The British actor made his name playing grumpy Dr. Gregory House in the show which ended in 2012. And since leaving, he hasn't exactly struggled to repeat his success, gaining critical acclaim for appearances in show Veep and BBC miniseries The Night Manager, for which he received an Emmy nomination.

But Laurie denies it's part of any grand "master plan", and like most actors, he lives in a "state of perpetual anxiety".

“I don’t have any concept of a surgence (sic) or a resurgence,” the actor told Entertainment Tonight as he discussed his post-House choices. “It feels like a giant game of pinball. I don’t have a master plan and it doesn’t feel like clever choices. I’m living in a state of perpetual anxiety that I’m going to basically f**k it up.”

The 57-year-old retains a sense of self-deprecation and, despite being a veteran of the entertainment industry, he holds on to a healthy dose of self-doubt.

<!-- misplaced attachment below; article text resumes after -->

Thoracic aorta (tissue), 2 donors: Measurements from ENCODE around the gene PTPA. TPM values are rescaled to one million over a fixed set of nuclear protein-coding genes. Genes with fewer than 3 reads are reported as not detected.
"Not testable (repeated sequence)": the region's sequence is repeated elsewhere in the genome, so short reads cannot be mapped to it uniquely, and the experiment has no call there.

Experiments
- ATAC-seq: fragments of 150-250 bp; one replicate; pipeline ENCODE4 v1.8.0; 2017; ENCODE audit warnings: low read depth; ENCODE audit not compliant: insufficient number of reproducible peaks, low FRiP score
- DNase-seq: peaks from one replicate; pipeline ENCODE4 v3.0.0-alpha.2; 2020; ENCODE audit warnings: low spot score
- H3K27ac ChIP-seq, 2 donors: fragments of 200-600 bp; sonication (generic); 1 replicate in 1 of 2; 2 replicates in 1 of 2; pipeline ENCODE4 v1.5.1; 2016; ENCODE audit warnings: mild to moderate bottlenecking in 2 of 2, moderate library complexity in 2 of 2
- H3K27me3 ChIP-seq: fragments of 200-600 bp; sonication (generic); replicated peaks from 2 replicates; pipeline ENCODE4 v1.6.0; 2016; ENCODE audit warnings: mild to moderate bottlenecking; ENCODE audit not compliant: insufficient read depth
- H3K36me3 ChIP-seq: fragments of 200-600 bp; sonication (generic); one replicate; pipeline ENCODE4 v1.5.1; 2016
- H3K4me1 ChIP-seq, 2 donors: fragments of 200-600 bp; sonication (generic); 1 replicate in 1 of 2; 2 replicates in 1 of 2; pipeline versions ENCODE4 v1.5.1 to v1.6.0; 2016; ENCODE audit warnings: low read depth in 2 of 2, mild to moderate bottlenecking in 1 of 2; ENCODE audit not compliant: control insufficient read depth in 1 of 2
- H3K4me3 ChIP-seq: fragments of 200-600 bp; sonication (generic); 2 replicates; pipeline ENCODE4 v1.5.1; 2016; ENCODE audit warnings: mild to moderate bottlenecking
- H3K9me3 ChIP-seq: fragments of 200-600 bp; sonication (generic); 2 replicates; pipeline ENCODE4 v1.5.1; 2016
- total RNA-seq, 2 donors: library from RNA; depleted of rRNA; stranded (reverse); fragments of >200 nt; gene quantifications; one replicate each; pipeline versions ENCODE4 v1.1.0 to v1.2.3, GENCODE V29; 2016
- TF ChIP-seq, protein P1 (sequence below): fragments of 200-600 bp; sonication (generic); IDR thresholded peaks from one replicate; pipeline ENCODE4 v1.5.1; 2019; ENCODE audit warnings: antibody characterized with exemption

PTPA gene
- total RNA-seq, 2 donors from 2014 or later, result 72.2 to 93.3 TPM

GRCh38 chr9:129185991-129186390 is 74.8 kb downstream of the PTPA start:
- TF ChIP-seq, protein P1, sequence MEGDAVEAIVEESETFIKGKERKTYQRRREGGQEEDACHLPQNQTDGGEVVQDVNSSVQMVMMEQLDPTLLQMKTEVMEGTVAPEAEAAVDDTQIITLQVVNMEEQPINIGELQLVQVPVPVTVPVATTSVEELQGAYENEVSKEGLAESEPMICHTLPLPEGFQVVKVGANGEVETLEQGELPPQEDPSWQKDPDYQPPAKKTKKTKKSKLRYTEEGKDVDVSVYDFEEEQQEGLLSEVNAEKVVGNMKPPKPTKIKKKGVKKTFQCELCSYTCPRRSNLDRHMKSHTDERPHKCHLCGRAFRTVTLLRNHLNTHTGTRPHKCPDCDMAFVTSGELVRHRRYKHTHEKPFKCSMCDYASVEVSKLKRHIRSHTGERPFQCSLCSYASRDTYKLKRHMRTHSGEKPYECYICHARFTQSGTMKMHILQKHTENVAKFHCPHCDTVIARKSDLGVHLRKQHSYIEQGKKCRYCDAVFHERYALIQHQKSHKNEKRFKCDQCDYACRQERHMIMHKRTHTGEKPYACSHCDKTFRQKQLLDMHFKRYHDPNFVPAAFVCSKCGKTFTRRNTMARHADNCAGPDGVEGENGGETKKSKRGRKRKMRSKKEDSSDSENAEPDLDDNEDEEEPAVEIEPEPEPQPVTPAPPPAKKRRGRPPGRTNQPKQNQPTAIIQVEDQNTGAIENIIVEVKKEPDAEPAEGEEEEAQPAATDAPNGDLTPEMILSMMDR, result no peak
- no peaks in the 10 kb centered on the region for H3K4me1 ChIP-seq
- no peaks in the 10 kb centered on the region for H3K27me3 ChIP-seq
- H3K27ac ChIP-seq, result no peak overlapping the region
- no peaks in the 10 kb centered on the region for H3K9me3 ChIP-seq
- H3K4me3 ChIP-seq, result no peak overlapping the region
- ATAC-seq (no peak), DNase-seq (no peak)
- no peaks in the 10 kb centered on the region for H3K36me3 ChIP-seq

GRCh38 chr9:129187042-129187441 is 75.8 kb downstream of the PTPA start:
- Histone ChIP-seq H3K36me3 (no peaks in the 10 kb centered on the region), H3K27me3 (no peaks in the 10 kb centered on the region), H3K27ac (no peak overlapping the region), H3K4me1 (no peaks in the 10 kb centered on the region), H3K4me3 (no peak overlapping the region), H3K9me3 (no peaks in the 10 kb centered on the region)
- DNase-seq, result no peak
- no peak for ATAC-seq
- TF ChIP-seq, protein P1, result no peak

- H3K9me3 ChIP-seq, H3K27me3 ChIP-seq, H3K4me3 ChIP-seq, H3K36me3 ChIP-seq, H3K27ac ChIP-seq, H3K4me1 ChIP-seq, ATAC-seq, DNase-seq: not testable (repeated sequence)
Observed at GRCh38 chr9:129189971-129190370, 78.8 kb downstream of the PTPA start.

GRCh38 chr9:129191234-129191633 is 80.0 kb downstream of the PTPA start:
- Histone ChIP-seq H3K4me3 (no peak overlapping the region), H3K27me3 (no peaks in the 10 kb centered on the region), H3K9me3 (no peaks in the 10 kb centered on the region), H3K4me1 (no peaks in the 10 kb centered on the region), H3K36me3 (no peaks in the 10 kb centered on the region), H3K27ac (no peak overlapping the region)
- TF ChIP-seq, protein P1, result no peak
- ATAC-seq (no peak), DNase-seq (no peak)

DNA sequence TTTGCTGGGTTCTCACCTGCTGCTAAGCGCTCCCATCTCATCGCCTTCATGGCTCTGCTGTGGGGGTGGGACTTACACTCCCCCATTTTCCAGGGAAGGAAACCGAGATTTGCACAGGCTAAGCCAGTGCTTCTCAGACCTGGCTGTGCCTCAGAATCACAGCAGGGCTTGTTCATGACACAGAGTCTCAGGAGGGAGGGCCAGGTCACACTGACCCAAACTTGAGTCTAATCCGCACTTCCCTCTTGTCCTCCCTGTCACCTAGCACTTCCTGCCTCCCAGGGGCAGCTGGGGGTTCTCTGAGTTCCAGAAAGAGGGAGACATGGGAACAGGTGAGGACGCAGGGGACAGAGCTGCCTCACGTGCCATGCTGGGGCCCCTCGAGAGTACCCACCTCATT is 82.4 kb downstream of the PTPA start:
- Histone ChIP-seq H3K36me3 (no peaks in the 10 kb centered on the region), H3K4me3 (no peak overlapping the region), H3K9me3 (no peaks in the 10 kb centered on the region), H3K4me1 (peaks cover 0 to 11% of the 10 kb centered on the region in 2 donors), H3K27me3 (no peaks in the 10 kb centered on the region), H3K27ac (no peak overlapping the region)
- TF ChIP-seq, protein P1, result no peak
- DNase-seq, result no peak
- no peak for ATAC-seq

“I think if you ever start thinking, ‘I know how to do this,’ that probably means you don’t,” he quipped. “To actually be constantly afraid that you’re going to mess it up is a good thing.”

Meanwhile, Laurie returns to the small screen as a medical professional in Chance, his new drama for streaming service Hulu. Based on the novel by Kem Nunn, he plays San Francisco-based forensic neuropsychiatrist Dr. Eldon Chance, who gets pulled into a dangerous world of mistaken identity, police corruption and mental illness. While comparisons are already being drawn between Chance and House, Laurie insists his new alter-ego isn't jaded about his field of work like House was.

“(He) doesn’t claim to have all the answers,” Laurie said. “He’s a man who’s overwhelmed, if anything, by his job, and the problems that confront him and the patients who come to him with these terrible afflictions that he can’t heal.”